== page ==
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HOWTO: pilot-link
Description: Palm handheld utilities
Click here for ChangeLog
NOTE: I use GNU tar >= 1.13.25 so it's -j for .tar.bz2 files,
it's safe to assume that make, gcc, binutils, fileutils/coreutils, gawk, sed, and grep are prerequisites for almost everything


# pilot-link 0.12.1
# =================
# Version 0.11.8 was released on June 17, 2003.  Version 0.12.0 was released
# August 25, 2006  Development seems to have picked up again, hooray!
# (I have a Palm Tungsten C and an old Palm Vx)

# Slackware 8.1's 'pilot-link' package includes version 0.9.5, 9.0's
# includes 0.11.5, and 9.1, 10.0, 10.1, 10.2, and 11.0's include 0.11.8

# Prerequisites:
# bison
# If --enable-libusb:
#  libusb >= 0.1
#  udev >= 070
# If --enable-conduits:
#  libpng
#  popt
#  iconv
#  readline
# If --with-*:
#  Perl (if you pass --with-perl)
#  Java (if you pass --with-java)
#  Tcl (if you pass --with-tcl)
#  Python (if you pass --with-python)

# You can also download it (Bittorrent, Azureus, etc.) using Bittorrent:
# http://torrents.pilot-link.org/pilot-link-0.12.1.tar.bz2.torrent

cd
test -f installed/pilot-link-0.12.1.tar.bz2 &&
 mv installed/pilot-link-0.12.1.tar.bz2 .
test ! -f pilot-link-0.12.1.tar.bz2 &&
 wget http://downloads.pilot-link.org/pilot-link-0.12.1.tar.bz2

# Verify tarball w/ md5sum:
echo "80579c6f68eb583f54294d5651c4632b  pilot-link-0.12.1.tar.bz2" | \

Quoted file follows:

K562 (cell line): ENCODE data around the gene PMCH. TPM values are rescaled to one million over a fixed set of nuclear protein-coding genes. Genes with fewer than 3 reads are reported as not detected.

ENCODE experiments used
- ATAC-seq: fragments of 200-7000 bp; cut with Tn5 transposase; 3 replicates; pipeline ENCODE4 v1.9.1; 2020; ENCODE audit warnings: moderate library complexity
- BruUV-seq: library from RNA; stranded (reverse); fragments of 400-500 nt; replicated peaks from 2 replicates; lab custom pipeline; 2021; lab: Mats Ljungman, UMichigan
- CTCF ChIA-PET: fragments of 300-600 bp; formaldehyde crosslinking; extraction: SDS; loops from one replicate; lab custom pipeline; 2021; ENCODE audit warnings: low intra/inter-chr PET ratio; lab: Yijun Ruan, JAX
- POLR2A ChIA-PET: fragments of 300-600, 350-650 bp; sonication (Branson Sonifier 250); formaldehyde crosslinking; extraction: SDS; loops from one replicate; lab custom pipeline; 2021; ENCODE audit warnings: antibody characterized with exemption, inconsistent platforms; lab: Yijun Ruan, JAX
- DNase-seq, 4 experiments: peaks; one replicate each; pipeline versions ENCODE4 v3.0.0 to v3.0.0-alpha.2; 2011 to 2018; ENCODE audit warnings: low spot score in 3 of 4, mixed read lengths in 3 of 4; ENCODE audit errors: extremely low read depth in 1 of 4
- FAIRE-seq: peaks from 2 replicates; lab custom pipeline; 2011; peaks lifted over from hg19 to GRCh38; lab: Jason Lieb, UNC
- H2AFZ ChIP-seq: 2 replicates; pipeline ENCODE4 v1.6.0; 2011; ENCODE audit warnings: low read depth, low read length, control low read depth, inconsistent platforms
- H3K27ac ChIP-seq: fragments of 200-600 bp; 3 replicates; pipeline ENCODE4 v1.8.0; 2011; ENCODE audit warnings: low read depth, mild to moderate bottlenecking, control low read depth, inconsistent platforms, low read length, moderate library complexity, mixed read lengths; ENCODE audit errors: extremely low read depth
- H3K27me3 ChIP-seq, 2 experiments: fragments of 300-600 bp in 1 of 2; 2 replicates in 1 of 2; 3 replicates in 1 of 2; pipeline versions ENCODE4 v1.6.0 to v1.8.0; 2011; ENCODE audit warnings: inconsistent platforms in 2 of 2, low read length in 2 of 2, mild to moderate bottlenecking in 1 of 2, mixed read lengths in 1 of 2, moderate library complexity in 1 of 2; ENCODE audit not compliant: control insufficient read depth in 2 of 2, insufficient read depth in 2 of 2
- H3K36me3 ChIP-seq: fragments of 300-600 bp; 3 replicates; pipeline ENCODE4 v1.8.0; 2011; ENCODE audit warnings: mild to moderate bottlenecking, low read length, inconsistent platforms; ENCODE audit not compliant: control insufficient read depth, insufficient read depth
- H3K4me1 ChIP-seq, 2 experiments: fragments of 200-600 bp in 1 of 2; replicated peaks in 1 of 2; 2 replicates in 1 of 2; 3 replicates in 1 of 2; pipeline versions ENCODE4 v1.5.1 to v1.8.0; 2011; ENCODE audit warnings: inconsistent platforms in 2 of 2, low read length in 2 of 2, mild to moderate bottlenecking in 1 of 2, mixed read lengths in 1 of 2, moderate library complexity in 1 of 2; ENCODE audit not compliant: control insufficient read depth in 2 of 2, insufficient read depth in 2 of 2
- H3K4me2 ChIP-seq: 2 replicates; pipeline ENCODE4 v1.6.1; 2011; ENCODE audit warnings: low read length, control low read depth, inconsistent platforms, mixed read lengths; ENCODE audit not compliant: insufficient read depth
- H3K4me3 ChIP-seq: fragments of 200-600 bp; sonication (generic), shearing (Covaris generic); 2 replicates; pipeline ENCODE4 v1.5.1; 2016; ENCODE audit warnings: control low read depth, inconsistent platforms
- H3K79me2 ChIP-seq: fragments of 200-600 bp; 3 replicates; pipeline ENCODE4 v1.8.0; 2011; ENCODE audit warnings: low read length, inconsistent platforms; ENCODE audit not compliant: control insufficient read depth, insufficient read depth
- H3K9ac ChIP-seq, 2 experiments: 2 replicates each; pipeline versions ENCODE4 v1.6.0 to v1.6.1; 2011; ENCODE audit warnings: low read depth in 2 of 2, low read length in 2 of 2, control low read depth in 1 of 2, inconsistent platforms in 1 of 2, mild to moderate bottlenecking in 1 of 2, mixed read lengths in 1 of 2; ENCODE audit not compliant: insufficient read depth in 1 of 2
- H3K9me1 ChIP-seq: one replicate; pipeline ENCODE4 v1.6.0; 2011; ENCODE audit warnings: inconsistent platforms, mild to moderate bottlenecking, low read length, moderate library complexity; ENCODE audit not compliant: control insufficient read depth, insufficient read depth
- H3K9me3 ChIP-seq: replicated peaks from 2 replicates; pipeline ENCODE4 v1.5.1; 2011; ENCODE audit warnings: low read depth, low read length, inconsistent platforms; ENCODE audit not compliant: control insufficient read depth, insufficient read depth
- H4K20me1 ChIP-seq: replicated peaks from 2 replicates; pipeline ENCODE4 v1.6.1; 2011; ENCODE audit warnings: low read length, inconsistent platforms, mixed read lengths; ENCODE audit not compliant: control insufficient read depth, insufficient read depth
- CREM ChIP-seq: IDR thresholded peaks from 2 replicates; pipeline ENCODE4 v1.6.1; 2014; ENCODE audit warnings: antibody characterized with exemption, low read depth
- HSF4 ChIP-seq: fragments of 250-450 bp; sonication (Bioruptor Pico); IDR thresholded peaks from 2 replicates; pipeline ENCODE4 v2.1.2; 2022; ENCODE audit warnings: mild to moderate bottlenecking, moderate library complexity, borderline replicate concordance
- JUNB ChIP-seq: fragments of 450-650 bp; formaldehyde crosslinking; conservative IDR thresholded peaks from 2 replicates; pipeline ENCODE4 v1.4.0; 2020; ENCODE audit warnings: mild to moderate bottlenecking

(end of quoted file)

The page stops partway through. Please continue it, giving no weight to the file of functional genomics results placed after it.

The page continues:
md5sum -c

# Verify tarball w/ sha1sum:
# (this came from my gpg-verified tarball)
echo "b776aa4467f254b1f0c9fe76bd54afc9860c3e88  pilot-link-0.12.1.tar.\
bz2" | sha1sum -c

# Verify tarball w/ gpg:
( gpg --list-keys 7075AE4A > /dev/null 2>&1 || gpg --recv-keys 7075AE4A ) &&
 wget -nc http://downloads.pilot-link.org/pilot-link-0.12.1.tar.bz2.asc &&
  gpg --verify pilot-link-0.12.1.tar.bz2.asc &&
   rm pilot-link-0.12.1.tar.bz2.asc

mkdir -p -m 0700 src
cd src
find -maxdepth 1 -type d -name "pilot-link-*" -exec rm -r {} \;
tar xjvf ~/pilot-link-0.12.1.tar.bz2
cd pilot-link-0.12.1
test $UID = 0 && chown -R root:root .
chmod -R u+w .

# If you have a USB cradle, you can either use the kernel's 'visor' module
# (CONFIG_USB_SERIAL_VISOR), or as of 0.12.x, you can use libusb.  I use
# libusb myself.  If you don't go with libusb, leave off --enable-libusb
# below.

# If you don't have Perl, Java, TCL, or Python installed, leave off the
# appropriate configure option(s) below.

# I left off --with-tcl=/usr/lib for pilot-link 0.12.1 because the Tcl
# bindings haven't been updated for pilot-link 0.12.x yet and don't build
# for me as-is.  And, AFAIK, I don't use them with anything anyway - unless
# gnome-pilot, j-pilot, etc. use them, but I use the pilot-link commandline
# utils most of the time anyway...

# FYI, I passed --with-python (I have 2.4.3 installed), configure saw it,
# but I got this for some reason: